WASHINGTON -- Recipients of recent money appeals by the Democratic National Committee (DNC) have been puzzled by the absence of the customary signature of the party chairman, Terry McAuliffe.
Earlier DNC fund-raising letters this year were signed by former President Bill Clinton and Sen. Edward M. Kennedy. The latest appeal, which arrived in the mail last week, was signed by somebody whose name was new to many recipients: Josh Wachs, the DNC's 31-year-old chief operating officer.
McAuliffe is so controversial with the Democratic rank-and-file, according to party sources, that his name may inhibit contributions. A Washington-based business speculator, McAuliffe was hand-picked for chairman by Bill and Hillary Clinton after the 2000 election, against the wishes of many DNC members.
Arnold Schwarzenegger, under fire from the California Republican Party's right wing, first got interested in government as an acolyte of economist Milton Friedman and still follows his libertarian-conservative ideology.
In the 1980s, actor-bodybuilder Schwarzenegger would show up at his Los Angeles health club wearing a "Free to Choose" T-shirt. Nobel laureate Friedman and his wife, Rose, co-authored the best-selling book "Free to Choose," which also was the title of his award-winning PBS television series.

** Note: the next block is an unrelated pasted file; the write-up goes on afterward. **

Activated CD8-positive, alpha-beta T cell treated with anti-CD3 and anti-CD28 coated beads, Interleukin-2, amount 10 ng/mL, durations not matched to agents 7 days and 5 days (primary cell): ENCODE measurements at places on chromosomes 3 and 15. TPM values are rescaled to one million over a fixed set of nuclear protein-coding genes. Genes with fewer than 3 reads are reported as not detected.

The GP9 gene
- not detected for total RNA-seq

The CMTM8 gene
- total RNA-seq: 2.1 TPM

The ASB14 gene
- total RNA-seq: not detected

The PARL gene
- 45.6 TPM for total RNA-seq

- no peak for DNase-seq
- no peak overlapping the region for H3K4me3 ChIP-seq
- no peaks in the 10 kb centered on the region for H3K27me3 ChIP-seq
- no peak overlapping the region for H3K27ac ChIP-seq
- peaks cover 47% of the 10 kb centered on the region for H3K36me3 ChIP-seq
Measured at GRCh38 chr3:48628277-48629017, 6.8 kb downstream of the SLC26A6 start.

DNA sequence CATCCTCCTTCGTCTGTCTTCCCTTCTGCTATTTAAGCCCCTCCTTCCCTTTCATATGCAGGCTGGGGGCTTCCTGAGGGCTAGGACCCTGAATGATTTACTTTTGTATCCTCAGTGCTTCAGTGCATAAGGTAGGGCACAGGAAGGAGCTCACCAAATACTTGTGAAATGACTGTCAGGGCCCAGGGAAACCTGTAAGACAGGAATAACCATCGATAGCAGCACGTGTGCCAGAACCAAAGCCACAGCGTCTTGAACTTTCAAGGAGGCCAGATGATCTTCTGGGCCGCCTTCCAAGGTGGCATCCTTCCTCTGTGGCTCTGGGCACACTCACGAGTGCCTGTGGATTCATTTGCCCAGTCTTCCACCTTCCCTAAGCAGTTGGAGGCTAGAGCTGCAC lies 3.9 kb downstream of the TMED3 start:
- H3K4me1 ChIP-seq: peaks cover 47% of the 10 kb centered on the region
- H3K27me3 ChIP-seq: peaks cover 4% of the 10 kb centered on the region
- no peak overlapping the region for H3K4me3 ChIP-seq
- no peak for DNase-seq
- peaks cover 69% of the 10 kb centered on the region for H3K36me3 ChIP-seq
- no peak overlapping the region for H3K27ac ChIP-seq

Schwarzenegger's backers are using his Friedmanite ideology as reason for conservative Republican voters to support him in the Oct. 7 recall election to replace Democratic Gov. Gray Davis despite his liberal stands on social issues.
Stunned by Arkansas Gov. Mike Huckabee's decision not to run for the Senate, national Republican recruiters have turned to Homeland Security Under Secretary Asa Hutchinson as the last best bet to defeat Democratic Sen. Blanche Lincoln's bid for a second term.
Hutchinson, a former congressman and brother of ex-Sen. Tim Hutchinson, is considered the only possible candidate with a real chance against Lincoln. The problem is that he would like to succeed John Ashcroft as attorney general in a second term for President Bush. Since the president obviously controls that avenue of promotion, the White House could pressure Hutchinson to become a Senate candidate.
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